After nearly two years of debate, the city of Louisville has been granted approval to remove a controversial statue.
The Historic Landmarks and Preservation Districts Commission on Thursday approved a motion to move the controversial John Breckinridge Castleman statue from the Cherokee Triangle neighborhood.
The Castleman statue has been a source of public debate since it was first vandalized in August 2017, shortly after a violent white supremacist rally in Charlottesville, Virginia. Castleman was integral in developing Louisville’s park system — and he also served in the Confederacy.
Shortly after the August 2017 protests surrounding the statue, it was vandalized with orange paint. It would go on to be vandalized three more times — including once with the words “Racist” and “Traitor.”
This kickstarted a series of public meetings about the statue’s fate, and in December 2017, Fischer created a new Louisville Public Art and Monuments Committee. It was tasked with creating guidelines for the city’s public art and attempted to answer what kind of people should be honored with monuments.
The meetings continued for over six months. The public was outspoken and opinion was mixed.
In July 2018, the committee handed over its recommendations to Fischer who announced in August — one year after debate first began — that the Castleman statue needed to come down.
In a statement, he said the monument didn’t “reflect the current values” of Louisville.
But then Fischer’s plan hit several snags.
The Castleman statue is located within a historic preservation district, which means that the proposal for removal had to be approved by the Cherokee Triangle Architectural Review Committee. The final vote was 3-to-3, and without a majority vote the motion for removal was struck down.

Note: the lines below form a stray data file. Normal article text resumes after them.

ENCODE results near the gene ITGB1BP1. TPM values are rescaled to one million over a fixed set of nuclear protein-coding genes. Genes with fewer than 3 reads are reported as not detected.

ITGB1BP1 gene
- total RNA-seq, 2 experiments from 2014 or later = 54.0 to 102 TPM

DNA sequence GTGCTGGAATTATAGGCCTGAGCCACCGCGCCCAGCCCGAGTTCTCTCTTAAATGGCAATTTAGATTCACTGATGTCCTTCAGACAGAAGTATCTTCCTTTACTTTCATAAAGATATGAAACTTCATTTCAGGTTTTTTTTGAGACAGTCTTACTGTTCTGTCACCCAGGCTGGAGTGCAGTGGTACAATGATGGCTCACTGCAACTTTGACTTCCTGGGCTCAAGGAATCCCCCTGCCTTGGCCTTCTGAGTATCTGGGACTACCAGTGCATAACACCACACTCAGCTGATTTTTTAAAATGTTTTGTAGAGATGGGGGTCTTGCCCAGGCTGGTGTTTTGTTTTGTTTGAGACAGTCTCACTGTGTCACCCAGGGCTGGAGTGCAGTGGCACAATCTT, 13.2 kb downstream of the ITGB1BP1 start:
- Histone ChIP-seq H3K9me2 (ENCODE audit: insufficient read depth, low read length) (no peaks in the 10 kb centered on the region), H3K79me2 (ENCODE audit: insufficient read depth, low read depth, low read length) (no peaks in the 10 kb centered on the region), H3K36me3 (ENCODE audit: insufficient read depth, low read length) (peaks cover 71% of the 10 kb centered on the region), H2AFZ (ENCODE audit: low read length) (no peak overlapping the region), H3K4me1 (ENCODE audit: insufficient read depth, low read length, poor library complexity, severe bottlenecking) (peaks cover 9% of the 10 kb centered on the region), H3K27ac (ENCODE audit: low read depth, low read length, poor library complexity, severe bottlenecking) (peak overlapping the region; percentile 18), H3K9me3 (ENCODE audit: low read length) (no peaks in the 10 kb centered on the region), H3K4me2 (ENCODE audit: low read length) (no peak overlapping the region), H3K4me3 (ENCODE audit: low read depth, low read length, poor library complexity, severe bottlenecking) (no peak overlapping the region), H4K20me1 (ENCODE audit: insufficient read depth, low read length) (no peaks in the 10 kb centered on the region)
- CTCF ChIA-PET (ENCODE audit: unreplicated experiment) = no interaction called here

Fischer’s office filed an appeal with the Landmarks Commission, which made the final decision Thursday. It was decided by two votes. Chris Hartman chairs the commission, and voted for removal.
“I am saddened that it has taken us this long to come to this conclusion, but I am glad that we have,” he said.
In recent years, cities from New Orleans, Louisiana to nearby Lexington, Kentucky, have grappled with the fate of their own Confederate monuments.
In 2016, Louisville city officials removed a 70-foot-tall monument to fallen Confederate soldiers located on the University of Louisville’s campus. But to many, the Castleman statue was different; even Fischer described it as having “many more nuances.”
Castleman served in the Confederate army, and though he was pardoned for his service, he requested his casket be draped with both the American and Confederate flags — which for many, was reason enough to remove the monument.
But the statue depicts Castleman in plain clothes, instead of a Confederate uniform. And it’s at the entrance to one of the city’s largest parks, which some say it is meant to honor Castleman’s work in developing the city’s parks system. For many, that was reason enough for the statue to stay.
The Castleman statue will now be moved to Cave Hill Cemetery where its subject is buried.